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Wednesday, January 11, 2012

TFA & Poverty... What is LEE's role?

(Originally published on December 13, 2011, as part of Leadership for Educational Equity's "Teach For America Alumni of Los Angeles" blog: http://blog.educationalequity.org/blog/story/2011/12/13/12252/453).

We talk a lot about how our students can overcome poverty if we end educational inequity. We talk a good game about social justice and civil rights, but can we truly live up to our mission until we confront all the measurable factors that impede student success, every statistically significant thing that stands in the way of, “One day”?

Now is the time to change educational outcomes for kids by advocating on behalf of value-added measures, as well as the federal DREAM Act, and in opposition to LIFO, as well as laws leading to inequity in sentencing, incarceration, and recidivism.


Later this week, my blog, aimed at the “Alumni of Los Angeles,” group will discuss the results of the vote to approve or reject the Tentative Agreement between UTLA and LAUSD. However, before analyzing that terrain I urge all of you to revisit what I wrote regarding the proposed contract, “Do you want the good news or the bad news first?” (http://blog.educationalequity.org/blog/story/2011/12/5/113037/558). My hope is by posting twice this week, I’ll “hook you” into a discussion before your attention spans become completely consumed by travel, shopping, etc. Please leave a comment. It is the gift that keeps on giving.

On the Saturday, December 10, 2011, a number of TFA alumni and LEE staff were able to take advantage of a comprehensive workshop session facilitated by Brianna Twofoot. I won’t dwell on too many of the details in this entry, but I do wish to open up the talk we had regarding the rhetoric of TFA’s public critics:

The diversity of opinions in the room seemed comfortable countering the critique that TFA stood for “teach for awhile” with the data on teacher burnout, RIFs (threatened or actual layoffs), wages (low salaries, lack of bonuses, slow pace of growth), high stakes pressure, and poor working conditions, that explain teacher turnover and attrition writ large (http://www.huffingtonpost.com/2011/08/11/top-5-reasons-why-teacher_n_924428.html). If the problem of recruiting and retaining talent in the classroom were not an industry-wide issue, major organized labor wouldn’t be spending their time and energy researching solutions to the problem (http://www.aft.org/pdfs/teachers/genyreport0411.pdf). Nevertheless, we did agree that two years is a random number, and data demonstrates teachers hit their effectiveness stride at year three, and if TFA is a data driven organization, it should reconsider its fidelity to the current model.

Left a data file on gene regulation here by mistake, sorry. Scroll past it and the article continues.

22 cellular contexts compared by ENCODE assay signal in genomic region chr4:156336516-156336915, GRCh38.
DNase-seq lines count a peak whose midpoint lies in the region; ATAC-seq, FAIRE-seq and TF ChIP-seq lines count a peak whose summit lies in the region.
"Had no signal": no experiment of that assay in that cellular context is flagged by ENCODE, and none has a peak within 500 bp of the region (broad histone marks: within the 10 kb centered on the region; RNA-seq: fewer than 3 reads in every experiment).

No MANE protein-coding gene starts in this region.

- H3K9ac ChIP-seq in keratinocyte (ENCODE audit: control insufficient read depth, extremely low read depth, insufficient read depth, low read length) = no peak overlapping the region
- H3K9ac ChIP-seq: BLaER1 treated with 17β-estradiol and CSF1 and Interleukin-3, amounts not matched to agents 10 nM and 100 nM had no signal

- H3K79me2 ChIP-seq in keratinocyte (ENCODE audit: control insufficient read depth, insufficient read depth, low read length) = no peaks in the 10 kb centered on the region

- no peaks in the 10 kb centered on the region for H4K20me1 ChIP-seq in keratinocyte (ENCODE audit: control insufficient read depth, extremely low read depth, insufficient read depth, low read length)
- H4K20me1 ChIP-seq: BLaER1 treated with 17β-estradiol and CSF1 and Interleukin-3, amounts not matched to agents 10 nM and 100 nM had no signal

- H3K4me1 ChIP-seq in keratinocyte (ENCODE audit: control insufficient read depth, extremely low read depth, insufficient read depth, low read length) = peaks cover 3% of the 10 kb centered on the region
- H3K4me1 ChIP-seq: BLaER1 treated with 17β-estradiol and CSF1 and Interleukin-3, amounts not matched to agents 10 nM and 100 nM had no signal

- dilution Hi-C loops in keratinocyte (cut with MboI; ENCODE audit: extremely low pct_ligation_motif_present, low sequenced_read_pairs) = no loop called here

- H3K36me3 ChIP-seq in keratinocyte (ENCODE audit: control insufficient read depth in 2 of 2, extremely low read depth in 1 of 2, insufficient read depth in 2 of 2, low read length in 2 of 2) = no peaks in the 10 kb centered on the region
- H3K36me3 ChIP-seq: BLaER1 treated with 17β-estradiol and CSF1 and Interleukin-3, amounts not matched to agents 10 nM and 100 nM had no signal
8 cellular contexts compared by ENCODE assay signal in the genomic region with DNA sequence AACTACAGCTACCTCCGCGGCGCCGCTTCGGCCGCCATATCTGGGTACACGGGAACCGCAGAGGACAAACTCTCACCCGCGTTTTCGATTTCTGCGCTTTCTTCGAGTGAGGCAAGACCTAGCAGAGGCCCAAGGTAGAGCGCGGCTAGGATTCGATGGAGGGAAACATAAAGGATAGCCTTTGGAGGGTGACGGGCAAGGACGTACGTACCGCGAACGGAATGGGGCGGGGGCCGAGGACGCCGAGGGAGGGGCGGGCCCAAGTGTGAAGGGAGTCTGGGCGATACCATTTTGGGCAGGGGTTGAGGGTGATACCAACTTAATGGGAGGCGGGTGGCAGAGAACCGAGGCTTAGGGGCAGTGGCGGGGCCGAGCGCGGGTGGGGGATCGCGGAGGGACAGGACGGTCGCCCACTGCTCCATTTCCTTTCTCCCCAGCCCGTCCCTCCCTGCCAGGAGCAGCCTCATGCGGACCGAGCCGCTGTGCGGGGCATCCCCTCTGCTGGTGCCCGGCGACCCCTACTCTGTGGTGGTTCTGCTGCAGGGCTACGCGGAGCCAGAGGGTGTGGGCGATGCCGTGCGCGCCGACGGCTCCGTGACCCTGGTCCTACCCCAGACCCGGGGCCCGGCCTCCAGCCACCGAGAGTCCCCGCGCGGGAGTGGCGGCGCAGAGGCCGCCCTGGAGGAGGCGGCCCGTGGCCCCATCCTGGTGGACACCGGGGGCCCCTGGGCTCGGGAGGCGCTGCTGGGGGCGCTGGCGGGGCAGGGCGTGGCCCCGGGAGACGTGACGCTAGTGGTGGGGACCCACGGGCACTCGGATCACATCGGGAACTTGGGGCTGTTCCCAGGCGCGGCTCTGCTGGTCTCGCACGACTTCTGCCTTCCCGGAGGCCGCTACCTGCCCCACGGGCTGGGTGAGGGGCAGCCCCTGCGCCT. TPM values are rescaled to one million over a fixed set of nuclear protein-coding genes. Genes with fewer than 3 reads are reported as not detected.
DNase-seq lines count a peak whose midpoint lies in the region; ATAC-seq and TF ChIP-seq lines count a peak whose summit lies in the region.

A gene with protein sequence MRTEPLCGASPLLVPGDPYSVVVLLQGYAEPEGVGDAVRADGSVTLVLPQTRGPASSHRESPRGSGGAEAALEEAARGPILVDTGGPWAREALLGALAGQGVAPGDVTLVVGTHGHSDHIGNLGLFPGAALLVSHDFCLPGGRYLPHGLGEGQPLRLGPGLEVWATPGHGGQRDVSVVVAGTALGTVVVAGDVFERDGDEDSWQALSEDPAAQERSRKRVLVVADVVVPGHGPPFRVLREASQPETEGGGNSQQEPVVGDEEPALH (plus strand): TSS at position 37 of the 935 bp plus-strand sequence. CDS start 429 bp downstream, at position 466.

We split over how to counter the critique that TFA is populated with white, middle class to affluent, Ivy League graduates, who seek to apply a competitive, private sector, corporate (for profit business) model to America’s public schools. We split over whether or not the (historically self-described) characterization of TFA corps members as the “best and brightest” was something we should combat. There was a time when “respect and humility” were core organizational values, and it was stressed that our job was to learn from more experienced teachers, and partner with other forces in the community seeking to make change. After No Child Left Behind came into existence, TFA sought to prove that corps members were just as qualified and effective as traditionally selected and trained instructors. This established the rift we live in today in which TFA lives in one corner, and organized labor bodies representing teachers in the other. Many questions arise as a result of this perceived shift away from “respect and humility.” Is it antithetical to, “One day, all children in this nation will have the opportunity to attain an excellent education,” to be so elite, effete, and exclusionary that only one out of every ten college graduates who applies meets TFA’s selection criteria? Is it the selection process guaranteeing student gains, or are support structures, observational feedback, and high performance expectations the engines of success? What would happen if half of acceptance in TFA’s future generations of corps members ran like a typical charter school lottery? Would the randomly selected underperform their pedigreed peers? Or would the data show otherwise? (http://www.washingtonpost.com/blogs/campus-overload/post/teach-for-america-2011-acceptance-rate-11-percent/2011/08/03/gIQAqX8bsI_blog.html & http://blogs.edweek.org/edweek/teacherbeat/2011/08/tfa_selection_criteria_linked.html)